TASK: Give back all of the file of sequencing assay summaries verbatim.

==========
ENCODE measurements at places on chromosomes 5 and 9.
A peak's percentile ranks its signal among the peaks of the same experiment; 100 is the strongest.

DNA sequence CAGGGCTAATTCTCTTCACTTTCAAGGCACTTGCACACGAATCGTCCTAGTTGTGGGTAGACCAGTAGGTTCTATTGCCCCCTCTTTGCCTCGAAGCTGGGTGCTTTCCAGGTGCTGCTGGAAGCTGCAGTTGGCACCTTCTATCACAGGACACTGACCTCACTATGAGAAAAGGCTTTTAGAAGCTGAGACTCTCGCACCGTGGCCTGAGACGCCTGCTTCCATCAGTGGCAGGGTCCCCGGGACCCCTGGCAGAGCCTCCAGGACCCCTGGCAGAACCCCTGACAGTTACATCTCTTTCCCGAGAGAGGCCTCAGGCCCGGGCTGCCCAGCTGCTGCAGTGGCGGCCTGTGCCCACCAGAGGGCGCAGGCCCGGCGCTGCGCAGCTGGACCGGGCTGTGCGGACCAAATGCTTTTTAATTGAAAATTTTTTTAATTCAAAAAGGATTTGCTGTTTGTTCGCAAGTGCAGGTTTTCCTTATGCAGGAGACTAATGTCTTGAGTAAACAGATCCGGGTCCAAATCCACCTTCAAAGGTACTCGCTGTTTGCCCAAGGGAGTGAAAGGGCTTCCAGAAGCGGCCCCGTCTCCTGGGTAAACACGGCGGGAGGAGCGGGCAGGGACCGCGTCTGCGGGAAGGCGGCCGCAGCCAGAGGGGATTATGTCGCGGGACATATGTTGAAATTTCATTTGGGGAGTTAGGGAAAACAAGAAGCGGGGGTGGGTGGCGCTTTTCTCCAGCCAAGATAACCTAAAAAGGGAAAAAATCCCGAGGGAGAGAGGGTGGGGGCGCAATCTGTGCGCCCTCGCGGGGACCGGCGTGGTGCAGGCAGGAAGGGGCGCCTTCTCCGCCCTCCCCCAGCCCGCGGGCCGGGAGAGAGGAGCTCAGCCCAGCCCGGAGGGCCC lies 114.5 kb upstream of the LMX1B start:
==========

ENCODE measurements at places on chromosomes 5 and 9.
A peak's percentile ranks its signal among the peaks of the same experiment; 100 is the strongest.

DNA sequence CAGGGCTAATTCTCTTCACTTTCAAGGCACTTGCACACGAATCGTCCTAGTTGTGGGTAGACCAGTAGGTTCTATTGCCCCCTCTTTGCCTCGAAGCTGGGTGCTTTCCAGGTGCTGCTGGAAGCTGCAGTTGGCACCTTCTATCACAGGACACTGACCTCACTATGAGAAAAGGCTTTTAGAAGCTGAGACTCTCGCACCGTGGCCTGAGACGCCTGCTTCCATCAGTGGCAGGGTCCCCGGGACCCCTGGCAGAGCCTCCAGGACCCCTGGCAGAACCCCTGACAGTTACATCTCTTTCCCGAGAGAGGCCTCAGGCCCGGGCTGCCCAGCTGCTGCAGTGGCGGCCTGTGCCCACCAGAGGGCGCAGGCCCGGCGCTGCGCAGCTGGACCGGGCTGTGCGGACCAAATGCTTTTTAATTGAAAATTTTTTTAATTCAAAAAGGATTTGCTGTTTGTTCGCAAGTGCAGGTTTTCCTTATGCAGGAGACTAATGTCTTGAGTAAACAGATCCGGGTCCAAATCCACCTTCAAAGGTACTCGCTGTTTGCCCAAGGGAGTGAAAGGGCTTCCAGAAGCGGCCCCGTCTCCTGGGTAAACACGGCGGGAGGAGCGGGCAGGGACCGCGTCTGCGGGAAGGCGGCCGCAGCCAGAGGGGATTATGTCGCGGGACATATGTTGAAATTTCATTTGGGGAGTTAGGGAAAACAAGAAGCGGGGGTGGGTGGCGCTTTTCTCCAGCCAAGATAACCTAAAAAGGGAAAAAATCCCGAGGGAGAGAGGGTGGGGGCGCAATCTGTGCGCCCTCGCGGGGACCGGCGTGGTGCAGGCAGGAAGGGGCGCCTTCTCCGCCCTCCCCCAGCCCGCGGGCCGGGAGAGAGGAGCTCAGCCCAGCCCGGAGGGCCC lies 114.5 kb upstream of the LMX1B start: